Test Your TTAB Judge-Ability: Do You Have a Beef with This Section 2(d) Decision?
Applicant Ridgefield Farm sought to register the logo mark shown below, for beef [BEEF and REAL BEEF disclaimed]. The Examining Attorney refused registration in light of the registered mark RAISED RIGHT for "poultry, meat and game." Of course, the goods are considered legally identical, and the Board then presumed that they travel in the same, normal channels of trade to the same classes of consumers. But what about the marks? Are they confusingly similar? Remember that when the goods are identical, a lesser degree of similarity is necessary to support a finding of likely confusion. In re Ridgefield Farm LLC, Serial No. 77758560 (February 25, 2011) [not precedential]
The Board pointed out that the test is not whether the marks can be distinguished in a side-by-side comparison. "The proper focus is on the recollection of the average customer, who retains a general rather than specific impression of the marks." It concluded that, on balance, the similarities outweighed the differences:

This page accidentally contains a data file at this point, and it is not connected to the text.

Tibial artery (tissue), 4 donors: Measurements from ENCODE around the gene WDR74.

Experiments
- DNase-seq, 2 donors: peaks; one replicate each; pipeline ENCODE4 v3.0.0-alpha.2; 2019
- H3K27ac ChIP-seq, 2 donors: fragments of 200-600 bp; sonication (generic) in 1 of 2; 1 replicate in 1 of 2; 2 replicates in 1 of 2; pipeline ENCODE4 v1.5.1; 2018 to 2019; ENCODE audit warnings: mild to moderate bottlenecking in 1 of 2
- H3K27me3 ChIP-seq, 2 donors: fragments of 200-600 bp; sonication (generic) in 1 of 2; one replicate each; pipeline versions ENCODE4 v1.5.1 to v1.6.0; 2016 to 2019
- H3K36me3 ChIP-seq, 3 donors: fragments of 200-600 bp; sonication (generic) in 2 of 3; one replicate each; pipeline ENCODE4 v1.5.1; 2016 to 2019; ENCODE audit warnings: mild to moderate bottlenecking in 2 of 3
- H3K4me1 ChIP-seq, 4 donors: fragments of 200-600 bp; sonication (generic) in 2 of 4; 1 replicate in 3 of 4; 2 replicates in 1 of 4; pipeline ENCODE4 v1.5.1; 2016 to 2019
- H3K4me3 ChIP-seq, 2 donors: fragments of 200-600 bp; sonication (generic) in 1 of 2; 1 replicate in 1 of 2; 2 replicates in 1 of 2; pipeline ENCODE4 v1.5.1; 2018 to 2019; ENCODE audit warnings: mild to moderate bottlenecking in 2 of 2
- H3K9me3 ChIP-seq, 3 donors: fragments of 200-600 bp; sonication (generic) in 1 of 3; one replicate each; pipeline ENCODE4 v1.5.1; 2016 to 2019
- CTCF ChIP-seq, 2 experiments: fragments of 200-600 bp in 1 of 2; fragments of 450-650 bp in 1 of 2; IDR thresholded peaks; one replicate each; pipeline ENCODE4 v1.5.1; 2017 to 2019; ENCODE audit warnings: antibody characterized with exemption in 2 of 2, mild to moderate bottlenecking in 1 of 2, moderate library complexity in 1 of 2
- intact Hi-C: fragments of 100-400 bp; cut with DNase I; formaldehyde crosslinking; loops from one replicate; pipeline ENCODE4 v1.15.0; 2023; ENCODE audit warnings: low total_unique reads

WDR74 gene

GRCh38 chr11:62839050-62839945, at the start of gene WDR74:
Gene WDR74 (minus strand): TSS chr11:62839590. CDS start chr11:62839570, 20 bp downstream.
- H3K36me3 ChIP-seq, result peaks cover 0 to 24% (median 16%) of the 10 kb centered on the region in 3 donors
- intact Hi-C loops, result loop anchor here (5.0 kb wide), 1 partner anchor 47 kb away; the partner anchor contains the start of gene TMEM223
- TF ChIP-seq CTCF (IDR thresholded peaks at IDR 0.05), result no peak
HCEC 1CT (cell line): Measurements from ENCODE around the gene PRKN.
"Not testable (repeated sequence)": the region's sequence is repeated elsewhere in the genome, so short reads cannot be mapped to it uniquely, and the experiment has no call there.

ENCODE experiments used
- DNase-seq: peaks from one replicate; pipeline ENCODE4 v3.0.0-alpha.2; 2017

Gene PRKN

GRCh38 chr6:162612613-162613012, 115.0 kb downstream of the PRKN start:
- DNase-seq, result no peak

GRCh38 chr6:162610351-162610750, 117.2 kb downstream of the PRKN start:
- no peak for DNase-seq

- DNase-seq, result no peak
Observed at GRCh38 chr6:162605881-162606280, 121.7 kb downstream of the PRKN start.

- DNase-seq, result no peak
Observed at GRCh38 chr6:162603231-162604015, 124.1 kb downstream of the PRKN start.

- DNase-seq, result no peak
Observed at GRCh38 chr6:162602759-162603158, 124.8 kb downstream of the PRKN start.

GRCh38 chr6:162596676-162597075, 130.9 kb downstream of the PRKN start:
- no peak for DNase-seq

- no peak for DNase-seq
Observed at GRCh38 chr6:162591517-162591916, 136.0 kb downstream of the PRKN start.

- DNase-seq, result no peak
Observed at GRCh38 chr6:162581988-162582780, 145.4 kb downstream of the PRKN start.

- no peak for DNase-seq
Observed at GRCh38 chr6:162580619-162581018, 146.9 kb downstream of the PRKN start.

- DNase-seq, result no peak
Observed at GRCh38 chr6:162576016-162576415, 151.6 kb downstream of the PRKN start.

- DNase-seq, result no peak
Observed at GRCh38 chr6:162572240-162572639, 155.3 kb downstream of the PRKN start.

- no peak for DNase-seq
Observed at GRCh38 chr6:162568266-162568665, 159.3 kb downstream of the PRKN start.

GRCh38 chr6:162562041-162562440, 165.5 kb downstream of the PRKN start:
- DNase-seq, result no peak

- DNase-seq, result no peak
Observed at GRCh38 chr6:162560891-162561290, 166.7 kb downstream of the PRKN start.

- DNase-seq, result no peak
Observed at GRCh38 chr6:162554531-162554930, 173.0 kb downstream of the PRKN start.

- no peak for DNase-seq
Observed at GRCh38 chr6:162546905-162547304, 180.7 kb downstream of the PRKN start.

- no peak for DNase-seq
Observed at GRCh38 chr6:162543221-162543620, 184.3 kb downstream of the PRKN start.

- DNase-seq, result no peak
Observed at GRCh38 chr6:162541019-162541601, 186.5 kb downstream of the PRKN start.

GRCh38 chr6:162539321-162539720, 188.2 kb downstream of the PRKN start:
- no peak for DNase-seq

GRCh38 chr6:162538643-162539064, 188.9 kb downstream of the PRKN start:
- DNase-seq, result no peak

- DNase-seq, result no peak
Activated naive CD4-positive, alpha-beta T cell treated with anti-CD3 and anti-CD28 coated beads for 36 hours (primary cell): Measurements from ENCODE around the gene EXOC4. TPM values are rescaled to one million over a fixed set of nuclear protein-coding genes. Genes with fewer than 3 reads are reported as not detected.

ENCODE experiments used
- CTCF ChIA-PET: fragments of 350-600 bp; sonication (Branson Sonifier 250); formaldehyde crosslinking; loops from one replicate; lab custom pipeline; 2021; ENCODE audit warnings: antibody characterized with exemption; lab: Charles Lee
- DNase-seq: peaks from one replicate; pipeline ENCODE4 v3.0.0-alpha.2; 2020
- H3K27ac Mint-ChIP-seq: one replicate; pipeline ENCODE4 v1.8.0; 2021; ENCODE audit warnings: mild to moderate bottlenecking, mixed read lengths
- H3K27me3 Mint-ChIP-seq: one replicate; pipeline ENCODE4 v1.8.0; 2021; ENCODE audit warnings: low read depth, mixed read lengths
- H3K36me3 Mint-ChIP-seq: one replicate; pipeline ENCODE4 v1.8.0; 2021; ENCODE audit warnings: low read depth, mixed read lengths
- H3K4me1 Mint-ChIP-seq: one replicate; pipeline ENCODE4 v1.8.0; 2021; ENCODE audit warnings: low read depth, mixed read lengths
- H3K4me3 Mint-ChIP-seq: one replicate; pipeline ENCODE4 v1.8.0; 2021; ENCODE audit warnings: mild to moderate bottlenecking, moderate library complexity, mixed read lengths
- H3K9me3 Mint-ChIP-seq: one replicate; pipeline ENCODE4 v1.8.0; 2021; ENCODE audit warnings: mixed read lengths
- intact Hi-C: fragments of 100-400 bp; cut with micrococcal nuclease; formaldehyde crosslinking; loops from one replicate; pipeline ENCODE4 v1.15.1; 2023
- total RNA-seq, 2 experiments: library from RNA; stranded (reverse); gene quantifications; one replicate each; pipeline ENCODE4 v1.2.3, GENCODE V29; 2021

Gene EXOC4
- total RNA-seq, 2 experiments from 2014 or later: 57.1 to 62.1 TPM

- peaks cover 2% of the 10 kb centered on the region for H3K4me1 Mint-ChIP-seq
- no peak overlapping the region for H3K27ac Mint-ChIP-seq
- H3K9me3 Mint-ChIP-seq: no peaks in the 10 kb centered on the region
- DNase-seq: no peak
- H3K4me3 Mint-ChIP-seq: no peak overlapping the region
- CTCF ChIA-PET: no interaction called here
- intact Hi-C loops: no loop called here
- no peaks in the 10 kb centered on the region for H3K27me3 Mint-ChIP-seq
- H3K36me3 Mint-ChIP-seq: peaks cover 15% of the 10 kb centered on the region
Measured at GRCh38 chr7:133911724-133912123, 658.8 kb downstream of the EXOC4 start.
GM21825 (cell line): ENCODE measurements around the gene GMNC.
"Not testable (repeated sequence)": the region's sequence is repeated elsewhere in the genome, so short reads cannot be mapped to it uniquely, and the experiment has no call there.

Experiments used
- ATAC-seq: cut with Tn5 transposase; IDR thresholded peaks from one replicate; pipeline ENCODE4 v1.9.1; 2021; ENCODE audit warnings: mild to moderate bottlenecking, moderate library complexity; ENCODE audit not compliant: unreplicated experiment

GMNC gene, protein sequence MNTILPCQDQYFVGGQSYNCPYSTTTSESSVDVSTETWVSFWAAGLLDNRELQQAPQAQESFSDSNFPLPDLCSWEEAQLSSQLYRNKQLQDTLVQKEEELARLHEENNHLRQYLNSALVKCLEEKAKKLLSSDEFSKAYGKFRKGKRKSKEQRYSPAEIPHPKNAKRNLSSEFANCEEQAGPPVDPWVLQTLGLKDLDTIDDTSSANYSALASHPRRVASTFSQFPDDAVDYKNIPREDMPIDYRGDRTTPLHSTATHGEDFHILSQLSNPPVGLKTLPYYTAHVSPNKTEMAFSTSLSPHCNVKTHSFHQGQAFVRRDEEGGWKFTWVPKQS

Registrant's mark “RAISED RIGHT” is incorporated in full in applicant’s mark. The phrase, “REAL BEEF • RAISED RIGHT • AROUND HERE” in sight and sound is several syllables/words longer than the mark in the cited registration. However, the term “RAISED RIGHT,” set off by raised dots, is a visually significant part of applicant's mark and it creates an impression apart from the other wording. Furthermore, the term “RAISED RIGHT” is significant in creating the commercial impression of applicant's mark as a whole. It is displayed prominently in the top portion of applicant's mark directly above the image of a cow, and it gives the same connotation and commercial impression as registrant's mark, both suggesting beef (or meat) from cattle that have been raised in the right manner.
Finally, the Board noted that the involved goods are "staple, relatively inexpensive items that may be subject to impulse purchases."
And so the Board affirmed the refusal
TTABlog comment: So what do you think? Do you agree that RAISED RIGHT creates a separate commercial impression? Doesn't it go with AROUND HERE, to create a double entendre? RAISED RIGHT and RAISED RIGHT AROUND HERE?
Text Copyright John L. Welch 2011.